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Photos: Salute to the Class of 2024 at the Midale Central School

Eleven students celebrated their grad on June 14.

Editor's note: We are proud to present our salute to the Class of 2024 at the Midale Central School. We congratulate the grads on this important milestone, and we wish them all of the best in the future. Also, thanks to the sponsors who supported this initiative. 

MIDALE - Students at the Midale Central School had their chance to celebrate during the school's graduation ceremony on June 14.

The event started with a banquet supper at the town's curling rink. Once the banquet was finished, the attention shifted to the main ceremony at the school. A social that was open to the public followed the event.

Eleven students, which is larger than normal, were part of this year's graduating class.

The ceremony included introductions, stories about the grads and awards. Principal Cathy Harvey delivered her address, a slideshow played and there were toasts to the community that has supported the grads. A grand march also took place.

"We have a lot of very talented Grade 12 students. They're really going to be missed next year," said Harvey. 

Amelia Loewen was this year's valedictorian with an average of 96 per cent.

"She was one of many students in this grad class with averages that [were] high," said Harvey. "There were lots of scholarships going out."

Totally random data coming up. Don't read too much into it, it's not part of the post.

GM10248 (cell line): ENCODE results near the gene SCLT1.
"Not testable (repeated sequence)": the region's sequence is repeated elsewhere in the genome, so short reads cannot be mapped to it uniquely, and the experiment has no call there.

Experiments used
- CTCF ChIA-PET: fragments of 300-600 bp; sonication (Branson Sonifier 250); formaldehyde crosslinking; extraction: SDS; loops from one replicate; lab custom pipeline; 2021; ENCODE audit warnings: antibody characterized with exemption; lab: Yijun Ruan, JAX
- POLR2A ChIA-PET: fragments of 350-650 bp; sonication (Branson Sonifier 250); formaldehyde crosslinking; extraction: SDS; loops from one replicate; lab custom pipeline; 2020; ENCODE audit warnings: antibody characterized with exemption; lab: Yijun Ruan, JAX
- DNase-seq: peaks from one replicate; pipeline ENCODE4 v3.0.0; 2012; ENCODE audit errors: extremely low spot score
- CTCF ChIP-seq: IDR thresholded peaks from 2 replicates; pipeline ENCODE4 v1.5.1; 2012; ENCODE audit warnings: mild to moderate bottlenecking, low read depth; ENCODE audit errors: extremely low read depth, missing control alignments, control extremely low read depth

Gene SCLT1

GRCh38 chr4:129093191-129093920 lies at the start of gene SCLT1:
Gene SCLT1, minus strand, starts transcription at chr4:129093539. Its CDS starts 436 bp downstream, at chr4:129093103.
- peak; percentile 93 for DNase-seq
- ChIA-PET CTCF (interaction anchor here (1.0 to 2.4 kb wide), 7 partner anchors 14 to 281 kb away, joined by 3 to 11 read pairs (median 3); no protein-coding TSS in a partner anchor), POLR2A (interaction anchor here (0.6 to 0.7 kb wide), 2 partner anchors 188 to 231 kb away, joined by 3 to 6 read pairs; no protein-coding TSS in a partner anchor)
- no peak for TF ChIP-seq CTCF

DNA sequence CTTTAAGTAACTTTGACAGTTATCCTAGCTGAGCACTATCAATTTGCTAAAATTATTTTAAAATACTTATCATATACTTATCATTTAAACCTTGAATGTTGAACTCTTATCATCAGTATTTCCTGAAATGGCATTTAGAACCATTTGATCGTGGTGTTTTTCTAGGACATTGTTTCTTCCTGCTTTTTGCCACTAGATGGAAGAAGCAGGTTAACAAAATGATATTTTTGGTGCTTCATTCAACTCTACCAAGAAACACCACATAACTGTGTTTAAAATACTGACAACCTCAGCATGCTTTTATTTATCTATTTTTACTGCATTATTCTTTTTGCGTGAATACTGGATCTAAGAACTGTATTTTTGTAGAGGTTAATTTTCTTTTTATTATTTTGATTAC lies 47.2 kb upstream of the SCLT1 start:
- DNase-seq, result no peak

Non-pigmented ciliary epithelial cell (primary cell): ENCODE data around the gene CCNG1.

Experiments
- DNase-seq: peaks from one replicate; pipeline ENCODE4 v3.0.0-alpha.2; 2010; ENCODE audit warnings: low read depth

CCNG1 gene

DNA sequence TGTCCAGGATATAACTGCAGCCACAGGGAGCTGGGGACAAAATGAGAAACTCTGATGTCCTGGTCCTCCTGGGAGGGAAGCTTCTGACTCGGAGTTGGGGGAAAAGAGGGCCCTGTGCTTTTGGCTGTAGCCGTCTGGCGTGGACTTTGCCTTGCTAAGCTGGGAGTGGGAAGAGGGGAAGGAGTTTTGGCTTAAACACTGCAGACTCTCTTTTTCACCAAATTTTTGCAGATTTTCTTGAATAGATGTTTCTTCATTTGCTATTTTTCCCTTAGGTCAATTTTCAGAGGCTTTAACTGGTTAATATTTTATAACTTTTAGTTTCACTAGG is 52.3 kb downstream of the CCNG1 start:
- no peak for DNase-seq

Most of the kids have attended Midale Central School since kindergarten. They know each other well, they have always been together, and will be pursuing post-secondary education through a trade school or university.

"We have kids through our career work program that have been successful and are just doing apprenticeships. They're going right into the workforce and their schooling is paid for. This group is a really exceptional group."

Harvey is the parent of a grad and said she would have participated in the ceremony regardless of sanctions from the Saskatchewan Teacher's Federation. The STF announced Friday afternoon that it had accepted binding arbitration in its ongoing labour dispute with the provincial government-trustee bargaining committee.

The sanctions were lifted at 4 p.m., but the school decided to proceed with a parent-run grad, since the festivities started at 5 p.m.

Harvey praised the school community council and its members for stepping up to help run the ceremony. Other than those who facilitated the ceremony, it looked similar to past years.

The Class of 2024 missed out on a lot of things because of the COVID-19 pandemic, Harvey said, and she wanted this year's grad to be special for them.

She hopes the grads will come back to the school in the future to share their experiences.